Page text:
One Heather Mallick turd, 300 complaints and a media circus later, John Cruickshank has finally taken it upon himself to fix what many Canadians have been saying for years:
The CBC is unacceptably biased.
In a column regarding CBC ombudsman Vice Carlin's recent judgement on Mallick breaking an intellectual Mighty Wind, Cruickshank commented on the controversy.
Among other things, he wrote:
"Mallick's column is a classic piece of political invective. It is viciously personal, grossly hyperbolic and intensely partisan.Which is precisely what, despite the protracted rantings of Mallick's defenders to the contrary, many Canadians have been saying ever since it blighted the CBC website.
And because it is all those things, this column should not have appeared on the CBCNews.ca site."
More troubling than Mallick's column, however, has been the escalating bias and exclusion of conservative views by a news outlet that, by virtue of funding itself through taxpayer dollars, is obligated to try to represent the views of all Canadians -- or at least as many Canadians as possible.
This, Cruickshank insists, is about to change:
"As a public broadcaster we have an added responsibility to provide an array of opinions and voices to complement our journalism. But we must do so carefully. And you should be able to trust us to provide you with work that's based on solid reporting and free from the passionate excesses of partisanship.It's encouraging to hear this.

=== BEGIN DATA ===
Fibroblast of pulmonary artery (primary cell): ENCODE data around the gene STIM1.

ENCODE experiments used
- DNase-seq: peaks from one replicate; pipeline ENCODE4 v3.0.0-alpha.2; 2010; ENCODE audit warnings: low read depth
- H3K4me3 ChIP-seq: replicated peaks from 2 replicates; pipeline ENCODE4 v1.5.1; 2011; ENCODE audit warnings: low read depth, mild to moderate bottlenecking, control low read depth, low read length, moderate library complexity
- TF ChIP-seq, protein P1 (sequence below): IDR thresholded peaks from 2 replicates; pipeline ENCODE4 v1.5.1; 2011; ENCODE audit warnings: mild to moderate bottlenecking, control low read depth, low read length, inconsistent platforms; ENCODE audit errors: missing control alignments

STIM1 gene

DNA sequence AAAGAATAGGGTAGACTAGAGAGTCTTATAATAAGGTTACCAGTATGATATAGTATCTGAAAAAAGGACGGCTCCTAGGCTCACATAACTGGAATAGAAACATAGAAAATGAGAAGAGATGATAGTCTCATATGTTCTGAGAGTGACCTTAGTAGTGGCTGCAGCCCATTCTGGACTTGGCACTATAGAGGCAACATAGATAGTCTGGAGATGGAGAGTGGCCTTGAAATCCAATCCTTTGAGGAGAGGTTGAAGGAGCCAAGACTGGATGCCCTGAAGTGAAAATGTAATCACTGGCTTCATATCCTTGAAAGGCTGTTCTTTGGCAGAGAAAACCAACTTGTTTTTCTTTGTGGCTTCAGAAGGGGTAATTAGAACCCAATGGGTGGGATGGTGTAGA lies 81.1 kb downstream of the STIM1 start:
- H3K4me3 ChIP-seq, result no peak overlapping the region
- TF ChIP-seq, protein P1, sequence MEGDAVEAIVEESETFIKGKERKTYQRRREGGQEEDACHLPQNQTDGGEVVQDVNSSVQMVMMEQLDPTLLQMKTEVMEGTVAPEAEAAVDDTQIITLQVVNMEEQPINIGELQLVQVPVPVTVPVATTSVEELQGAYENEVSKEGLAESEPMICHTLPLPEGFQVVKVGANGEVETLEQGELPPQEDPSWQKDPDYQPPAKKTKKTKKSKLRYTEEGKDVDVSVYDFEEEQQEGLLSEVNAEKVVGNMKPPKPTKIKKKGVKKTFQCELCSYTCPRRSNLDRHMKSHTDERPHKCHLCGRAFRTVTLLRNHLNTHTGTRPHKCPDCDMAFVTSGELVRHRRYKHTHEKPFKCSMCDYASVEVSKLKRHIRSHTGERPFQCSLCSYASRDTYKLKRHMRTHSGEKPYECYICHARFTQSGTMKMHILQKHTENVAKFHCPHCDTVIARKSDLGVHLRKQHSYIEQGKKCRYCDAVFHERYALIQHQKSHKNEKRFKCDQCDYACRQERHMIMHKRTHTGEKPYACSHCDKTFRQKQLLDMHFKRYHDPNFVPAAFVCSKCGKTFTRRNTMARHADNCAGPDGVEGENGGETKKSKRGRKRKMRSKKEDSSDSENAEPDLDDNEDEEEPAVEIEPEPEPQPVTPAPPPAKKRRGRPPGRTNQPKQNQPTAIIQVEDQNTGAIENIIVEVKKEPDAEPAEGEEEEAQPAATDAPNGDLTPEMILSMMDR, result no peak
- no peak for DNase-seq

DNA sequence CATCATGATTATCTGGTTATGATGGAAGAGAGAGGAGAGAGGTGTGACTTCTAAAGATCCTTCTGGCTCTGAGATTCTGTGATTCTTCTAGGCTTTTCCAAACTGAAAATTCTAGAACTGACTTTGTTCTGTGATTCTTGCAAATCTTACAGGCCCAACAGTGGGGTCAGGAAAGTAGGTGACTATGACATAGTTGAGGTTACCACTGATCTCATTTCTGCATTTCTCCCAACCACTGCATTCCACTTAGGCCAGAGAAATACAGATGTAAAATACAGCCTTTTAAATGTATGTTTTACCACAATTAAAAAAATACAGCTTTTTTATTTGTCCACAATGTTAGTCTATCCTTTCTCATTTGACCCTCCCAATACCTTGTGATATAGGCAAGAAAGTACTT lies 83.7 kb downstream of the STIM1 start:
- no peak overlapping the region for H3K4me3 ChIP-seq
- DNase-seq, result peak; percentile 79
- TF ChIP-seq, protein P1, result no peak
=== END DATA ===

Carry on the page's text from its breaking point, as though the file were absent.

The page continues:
We failed you in this case. And as a result we have put new editing procedures in place to insure that in the future, work that is not appropriate for our platforms, will not appear. We are open to contentious reasoned argument but not to partisan attack. It's a fine line.
Ombudsman Carlin makes another significant observation in his response to complainants: when it does choose to print opinion, CBCNews.ca displays a very narrow range on its pages.
In this, Carlin is also correct.
This, too, is being immediately addressed. CBCNews.ca will soon expand the diversity of voices and opinions and be home to a diverse group of writers with many perspectives. In this, we will better reflect the depth and texture of this country."
However, for many Canadians, the proof will inevitably be in the pudding.
In other words, those Canadians who are concerned about the current state of the CBC will take you at your word when you prove to us that it's good, Mr Curickshank -- and not a second sooner.